Brothers, may the Spirit guide us in absolute humility when we encounter situations that seem to weigh against us. May we stop to consider the meekness of our Lord before we call a situation “unfair” and demand justice (on our own behalf), and seek to entrust our lives to the only righteous judge above.

Billy Neal

  1. (https://www.today.com/popculture/caviezel-playing-christ-proved-be-challenge-wbna4297029).
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Are Your a Good Disciple?

Good Disciple

We think about or have heard a lot about what a good teacher, or a good pastor or elder should look like. We all know that when spiritually mature we are all to go make disciples. But do we think about what it looks like to be a good disciple today, regardless of our maturity? You say, “I am in a leadership role; I am working to make disciples”, but are you a good disciple?  Who is mentoring you today? Are you teachable?  And what does a good disciple look like?

Excluding Judas, were the other 11 disciples of Jesus good disciples? In many cases we mainly focus on their failures (lack of understanding, dumb questions, expressed doubt, demonstrated lack of faith, focus on the physical) prior to Christ’s ascension to heaven, but the Truth is, they really were very good disciples. What were their characteristics that made them so good?

  1. They were ardent seekers.
  2. They were consistent followers
  3. They were rapidly growing spiritually
  4. They were breaking away from ‘religion’

Do ALL of these characteristics describe you and me?

Jesus chose each of His disciples (John 15:16) and He chose disciples that were seeking Him (John 14:1). These disciples were looking for the Messiah and when they found Jesus, they dropped what they were doing and followed Him.  Many others were called to follow Jesus, but for a multitude of reasons, they would not follow Him.  Some couldn’t leave their possessions (Matthew 10:27).  Some couldn’t leave their families (Luke 9:59-61). Others simply ignored the call and went about their own business (Matthew 22:5). But the disciples followed Jesus.  While others said, “But first let me” do this or that, the disciples followed Jesus immediately.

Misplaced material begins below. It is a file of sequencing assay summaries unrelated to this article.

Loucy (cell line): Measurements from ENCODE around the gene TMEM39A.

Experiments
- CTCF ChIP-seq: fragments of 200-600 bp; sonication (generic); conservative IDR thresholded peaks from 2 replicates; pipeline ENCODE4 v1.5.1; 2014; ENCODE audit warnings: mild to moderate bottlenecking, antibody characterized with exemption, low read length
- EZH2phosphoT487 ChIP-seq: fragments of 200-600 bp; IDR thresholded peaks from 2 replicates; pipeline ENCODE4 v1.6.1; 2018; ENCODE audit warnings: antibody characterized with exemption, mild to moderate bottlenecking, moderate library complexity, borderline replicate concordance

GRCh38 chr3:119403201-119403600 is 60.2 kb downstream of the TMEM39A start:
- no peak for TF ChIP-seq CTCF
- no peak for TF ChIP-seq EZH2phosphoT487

And they were absolutely trying to learn from Jesus. In fact, they stayed in a state of wonderment, with a subsequent constant line of questions (kind of like a young child, right?).  And Jesus answered their questions.  Sometimes they asked the question out loud directly to Jesus, and sometimes Jesus was simply ‘aware’ of the questions before they asked Him (Matthew 16:8), and He answered them quickly, almost immediately, while the question was on their mind.

Are you and I continuously seeking Jesus?  Are we asking questions and staying in the Word? If so, the questions of our growing spirit will form in our mind and the Holy Spirit will answer.  John 16:12-13 says, “I have much more to say to you, more than you can now bear. But when He, the Spirit of truth, comes, He will guide you into all the truth. He will not speak on His own; He will speak only what He hears, and He will tell you what is yet to come.”  When we are ‘in Christ’ (surrendered to Him and acting in His will) and walking in the Spirit, the Spirit will often answer our questions before we have even put the question to words and spoken it out loud; very similar to walking with Jesus back in the day.

Are you spending time with Jesus and growing? The disciples spent time with Jesus. They traveled around with Jesus.  They ate meals with Jesus.  They heard Jesus’s words, a lot, and they were rapidly growing spiritually.  Are you having supper with Jesus (Revelations 3:20) and taking your lessons from Jesus (John 14:23)?  Sunday pot-luck at church is good, and the fellowship of Wednesday supper is good, but are you spending time with and taking your lessons from Jesus through His Spirit?

The disciples had been raised under a Pharisee, Sadducee, and Scribe system that absolutely worked hard to control the ‘religious’ methods of the day.  The goal of that system was not truth and grace and pursuit of God, but rather pomp and circumstance and methodologies and priest-controlled worship, knowledge, and forgiveness.  These leaders had created systems of men to replace the free-flow of God’s spirit and grace.  They had created a huge religious ‘box’.  Are you in any box today?  Is there any system of ‘religion’ that controls the flow of God’s word (flow from God to you and from you to God) and spirit (the growth of your spirit facilitated by the Holy Spirit) to you and subsequently your family, even to your children’s children, or to any in your circle of influence?  Disciples of Jesus, yesterday and today, will not be boxed, and constrained from knowing Jesus.  Rather, they will pursue Him directly, through the written word and the living Spirit, and they will worship Him corporately in systems that put Christ first and man second.  Un-boxed and direct we seek Him, and He answers us directly and quickly and we grow in an ongoing manner.

Are we good disciples? Seeking daily? Following regardless of cost or excuse? Growing rapidly in the knowledge of Jesus and His kingdom? And breaking from ‘religion’ and choosing Jesus, both personally and corporately?  If not, what hinders us?  In Luke 9:62, Jesus replied, ‘No one who puts a hand to the plow and looks back is fit for service in the kingdom of God.’  Let’s continue to be about His business, seeking, following, and growing.  Whatever ‘good’ thing, or bad thing that hinders us, let’s cut it loose as we continue to pursue great discipleship of Christ today.

Derek Dougherty